As children and teens learn to navigate the world, it’s inevitable they will get hurt from time to time. Scrapes, bumps, and bruises are just part of growing up. And, as much as we might like to put our kids in “bubble wrap” until they reach adulthood, we simply can’t protect them from everything.
That said, there are some common-sense steps parents, communities, and providers can take to prevent and reduce the risk of severe childhood injuries, such as car and bike accidents, falls, sports injuries, and animal bites.
Unintentional injuries are the leading cause of death in children ages 1 to 14. While that fact might surprise some people, specialists at UT Southwestern Pediatric Surgery treat hundreds of kids each year for serious injuries ranging from poisonings and burns to gunshot wounds and playground falls. Many of these injuries could have been avoided with safety reminders and precautions, such as wearing a seat belt or helmet or locking up a firearm.
As providers and prevention advocates, we look at unintentional childhood injury as a disease – but one that often can be prevented.
Pediatric injury rates have declined in the last two decades, due in large part to research-driven public safety initiatives and injury-prevention guidelines that have helped increase awareness. And yet, many of these are still taken for granted. A closer look at five of the most common childhood injuries can provide a road map to better prevention and protecting more kids.
Falls are the leading reason for a child in the U.S. to be taken to the hospital. The same is true in Texas, with 45% of pediatric nonfatal injuries resulting from falls. Data from Children’s Health shows that falls are the leading cause of nonfatal pediatric injuries in Dallas-Fort Worth and Plano.
Falls typically happen at home in younger kids, with accidents on stairs or out of windows. For elementary school kids, tumbles off playground equipment or bikes are common causes.
Baby gates approved by the U.S. Consumer Product Safety Commission (CPSC) are required to withstand at least 30 pounds of push-out pressure when properly installed. Gates installed using suction wall cups must include warning labels about proper installation, and pressure-mounted gates are required to give visual side-pressure feedback on proper installation.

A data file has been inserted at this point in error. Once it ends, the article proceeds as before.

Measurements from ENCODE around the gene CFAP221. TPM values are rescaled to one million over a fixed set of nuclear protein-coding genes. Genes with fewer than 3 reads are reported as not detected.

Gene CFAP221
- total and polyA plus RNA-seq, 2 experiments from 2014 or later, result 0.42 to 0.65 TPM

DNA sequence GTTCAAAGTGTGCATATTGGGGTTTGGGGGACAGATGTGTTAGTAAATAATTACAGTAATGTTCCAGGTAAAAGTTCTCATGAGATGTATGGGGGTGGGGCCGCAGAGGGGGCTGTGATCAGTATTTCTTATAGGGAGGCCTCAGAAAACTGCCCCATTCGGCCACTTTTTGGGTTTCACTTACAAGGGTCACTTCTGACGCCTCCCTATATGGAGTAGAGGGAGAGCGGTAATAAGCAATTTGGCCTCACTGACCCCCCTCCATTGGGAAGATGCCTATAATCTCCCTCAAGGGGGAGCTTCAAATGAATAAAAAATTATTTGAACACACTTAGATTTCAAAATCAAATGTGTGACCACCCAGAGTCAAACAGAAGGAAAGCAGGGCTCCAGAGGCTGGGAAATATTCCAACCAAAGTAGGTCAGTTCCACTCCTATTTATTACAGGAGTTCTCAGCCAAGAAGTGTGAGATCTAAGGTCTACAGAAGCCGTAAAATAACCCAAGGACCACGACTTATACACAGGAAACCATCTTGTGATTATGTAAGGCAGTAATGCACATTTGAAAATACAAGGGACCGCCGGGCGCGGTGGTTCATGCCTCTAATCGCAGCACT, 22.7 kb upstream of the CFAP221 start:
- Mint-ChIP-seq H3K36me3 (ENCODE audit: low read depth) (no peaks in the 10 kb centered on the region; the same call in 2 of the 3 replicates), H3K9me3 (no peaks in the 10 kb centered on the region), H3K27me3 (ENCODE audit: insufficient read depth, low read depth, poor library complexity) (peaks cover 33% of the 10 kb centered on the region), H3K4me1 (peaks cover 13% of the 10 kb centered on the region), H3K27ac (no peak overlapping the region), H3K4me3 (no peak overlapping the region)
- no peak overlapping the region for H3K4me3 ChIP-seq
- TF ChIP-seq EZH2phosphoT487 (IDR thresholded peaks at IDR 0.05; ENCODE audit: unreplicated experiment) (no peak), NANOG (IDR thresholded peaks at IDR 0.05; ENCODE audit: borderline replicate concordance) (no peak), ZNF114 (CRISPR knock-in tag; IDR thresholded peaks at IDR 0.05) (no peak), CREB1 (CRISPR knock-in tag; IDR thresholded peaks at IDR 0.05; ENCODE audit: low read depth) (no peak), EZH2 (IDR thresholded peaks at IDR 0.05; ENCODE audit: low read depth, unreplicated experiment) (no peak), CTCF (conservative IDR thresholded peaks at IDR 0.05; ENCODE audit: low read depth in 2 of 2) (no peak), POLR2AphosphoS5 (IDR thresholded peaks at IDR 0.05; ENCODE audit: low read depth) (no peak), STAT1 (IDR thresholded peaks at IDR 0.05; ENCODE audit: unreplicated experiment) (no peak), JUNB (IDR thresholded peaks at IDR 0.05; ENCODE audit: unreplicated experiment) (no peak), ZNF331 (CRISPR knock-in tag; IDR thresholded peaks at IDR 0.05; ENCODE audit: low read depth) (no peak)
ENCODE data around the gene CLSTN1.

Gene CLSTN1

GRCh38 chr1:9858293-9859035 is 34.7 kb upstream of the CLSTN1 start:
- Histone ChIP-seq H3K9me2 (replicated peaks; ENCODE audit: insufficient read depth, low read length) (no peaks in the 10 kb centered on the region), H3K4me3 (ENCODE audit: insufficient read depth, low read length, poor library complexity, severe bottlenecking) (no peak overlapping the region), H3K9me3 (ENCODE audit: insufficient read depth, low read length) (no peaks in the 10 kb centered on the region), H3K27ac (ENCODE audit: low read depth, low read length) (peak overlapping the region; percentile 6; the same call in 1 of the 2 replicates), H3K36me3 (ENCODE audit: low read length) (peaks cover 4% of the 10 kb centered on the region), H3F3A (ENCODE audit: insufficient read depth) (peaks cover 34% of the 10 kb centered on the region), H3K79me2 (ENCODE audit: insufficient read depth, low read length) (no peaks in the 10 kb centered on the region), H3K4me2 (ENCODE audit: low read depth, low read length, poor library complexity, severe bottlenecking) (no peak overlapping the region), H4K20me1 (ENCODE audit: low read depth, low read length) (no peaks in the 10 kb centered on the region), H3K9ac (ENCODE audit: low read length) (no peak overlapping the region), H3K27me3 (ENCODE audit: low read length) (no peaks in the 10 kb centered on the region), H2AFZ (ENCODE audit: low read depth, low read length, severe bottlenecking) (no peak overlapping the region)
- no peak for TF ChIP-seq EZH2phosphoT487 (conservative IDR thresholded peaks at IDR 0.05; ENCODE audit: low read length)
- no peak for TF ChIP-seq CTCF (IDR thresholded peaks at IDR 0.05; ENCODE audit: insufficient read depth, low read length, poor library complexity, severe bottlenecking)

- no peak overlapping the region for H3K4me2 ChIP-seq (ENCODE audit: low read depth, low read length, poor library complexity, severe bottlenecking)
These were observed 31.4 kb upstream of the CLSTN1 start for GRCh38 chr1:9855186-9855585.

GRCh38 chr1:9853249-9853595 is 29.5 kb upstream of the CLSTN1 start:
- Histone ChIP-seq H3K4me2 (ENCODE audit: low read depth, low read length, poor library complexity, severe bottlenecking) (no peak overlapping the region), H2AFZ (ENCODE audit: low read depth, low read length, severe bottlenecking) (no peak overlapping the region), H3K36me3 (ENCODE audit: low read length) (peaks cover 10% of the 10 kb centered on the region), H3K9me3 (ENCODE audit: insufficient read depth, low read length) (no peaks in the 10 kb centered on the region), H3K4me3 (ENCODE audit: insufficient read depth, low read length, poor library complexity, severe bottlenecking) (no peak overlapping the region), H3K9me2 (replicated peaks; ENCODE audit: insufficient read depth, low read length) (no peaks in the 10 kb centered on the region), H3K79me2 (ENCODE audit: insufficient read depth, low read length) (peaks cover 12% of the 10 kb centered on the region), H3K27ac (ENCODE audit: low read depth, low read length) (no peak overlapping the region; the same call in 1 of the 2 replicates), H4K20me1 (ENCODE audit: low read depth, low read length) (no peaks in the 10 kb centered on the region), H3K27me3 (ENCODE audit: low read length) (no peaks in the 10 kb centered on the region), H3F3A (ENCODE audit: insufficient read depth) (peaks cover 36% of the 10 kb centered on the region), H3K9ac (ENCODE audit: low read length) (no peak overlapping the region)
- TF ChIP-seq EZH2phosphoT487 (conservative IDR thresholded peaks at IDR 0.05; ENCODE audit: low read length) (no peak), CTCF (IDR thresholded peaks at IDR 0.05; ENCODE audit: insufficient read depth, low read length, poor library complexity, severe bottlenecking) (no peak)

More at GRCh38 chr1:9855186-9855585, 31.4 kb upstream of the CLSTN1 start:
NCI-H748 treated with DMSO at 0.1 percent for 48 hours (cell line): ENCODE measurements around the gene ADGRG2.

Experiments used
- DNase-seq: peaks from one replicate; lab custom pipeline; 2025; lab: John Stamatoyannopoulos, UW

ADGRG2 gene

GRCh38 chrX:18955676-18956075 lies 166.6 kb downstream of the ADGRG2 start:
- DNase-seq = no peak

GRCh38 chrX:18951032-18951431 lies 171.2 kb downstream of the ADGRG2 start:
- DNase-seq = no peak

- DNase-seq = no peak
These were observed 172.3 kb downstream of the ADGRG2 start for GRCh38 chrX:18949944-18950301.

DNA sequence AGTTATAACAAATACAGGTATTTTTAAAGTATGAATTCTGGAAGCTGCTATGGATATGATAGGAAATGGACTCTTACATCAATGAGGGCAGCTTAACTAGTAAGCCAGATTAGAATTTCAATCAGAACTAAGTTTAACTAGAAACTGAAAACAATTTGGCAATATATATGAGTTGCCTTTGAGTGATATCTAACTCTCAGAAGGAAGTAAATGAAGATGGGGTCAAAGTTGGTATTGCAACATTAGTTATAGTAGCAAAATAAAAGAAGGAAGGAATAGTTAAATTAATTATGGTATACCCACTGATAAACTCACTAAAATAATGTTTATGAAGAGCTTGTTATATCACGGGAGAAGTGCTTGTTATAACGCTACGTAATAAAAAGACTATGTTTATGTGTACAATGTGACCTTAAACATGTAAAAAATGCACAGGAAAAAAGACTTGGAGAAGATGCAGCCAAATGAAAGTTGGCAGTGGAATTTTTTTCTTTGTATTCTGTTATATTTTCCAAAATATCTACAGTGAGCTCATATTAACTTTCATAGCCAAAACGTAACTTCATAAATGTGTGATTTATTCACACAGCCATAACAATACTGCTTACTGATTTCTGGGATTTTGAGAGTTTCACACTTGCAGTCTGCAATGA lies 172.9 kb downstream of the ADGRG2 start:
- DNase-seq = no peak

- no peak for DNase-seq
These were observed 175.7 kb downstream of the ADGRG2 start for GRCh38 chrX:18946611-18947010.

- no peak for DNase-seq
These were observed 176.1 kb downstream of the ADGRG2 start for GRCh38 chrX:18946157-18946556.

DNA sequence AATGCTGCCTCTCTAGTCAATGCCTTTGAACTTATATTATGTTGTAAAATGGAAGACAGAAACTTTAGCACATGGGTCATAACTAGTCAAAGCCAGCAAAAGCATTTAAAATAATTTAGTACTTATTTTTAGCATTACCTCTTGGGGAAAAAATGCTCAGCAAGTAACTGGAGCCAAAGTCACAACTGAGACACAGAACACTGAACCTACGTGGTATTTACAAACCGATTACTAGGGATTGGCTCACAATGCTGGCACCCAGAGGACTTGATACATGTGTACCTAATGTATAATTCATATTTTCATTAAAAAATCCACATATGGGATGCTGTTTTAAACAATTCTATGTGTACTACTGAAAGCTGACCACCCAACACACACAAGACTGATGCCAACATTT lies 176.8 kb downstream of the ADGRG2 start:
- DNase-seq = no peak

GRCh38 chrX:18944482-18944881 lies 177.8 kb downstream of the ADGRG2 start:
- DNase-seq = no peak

Along with baby gates, recommendations call for using the safety belt on strollers, highchairs, and changing tables to prevent falls in infants and toddlers. Keep furniture away from windows and install window locks and window guards. Data from the government of New York City found that required installation of window guards reduced annual window fall-related deaths in children by 80%.
Playground accidents can lead to falls that result in fractures, sprains, and concussions. Help children understand the rules of the playground and how to safely navigate the equipment, as well as the importance of seeking help from an adult. Also, try to make sure the playground equipment is in good condition before allowing your child to play on it.
When it comes to young children, adults may not suspect a fracture right away due to limited swelling or ability to move the limb or bear weight. If a child falls and complains of pain, nausea, tingling, or weakness in the limb, or if you see swelling or deformity in the injured area, get them checked out by a medical professional right away.
Choosing a car seat
Use a rear-facing car seat from birth until ages 2-4.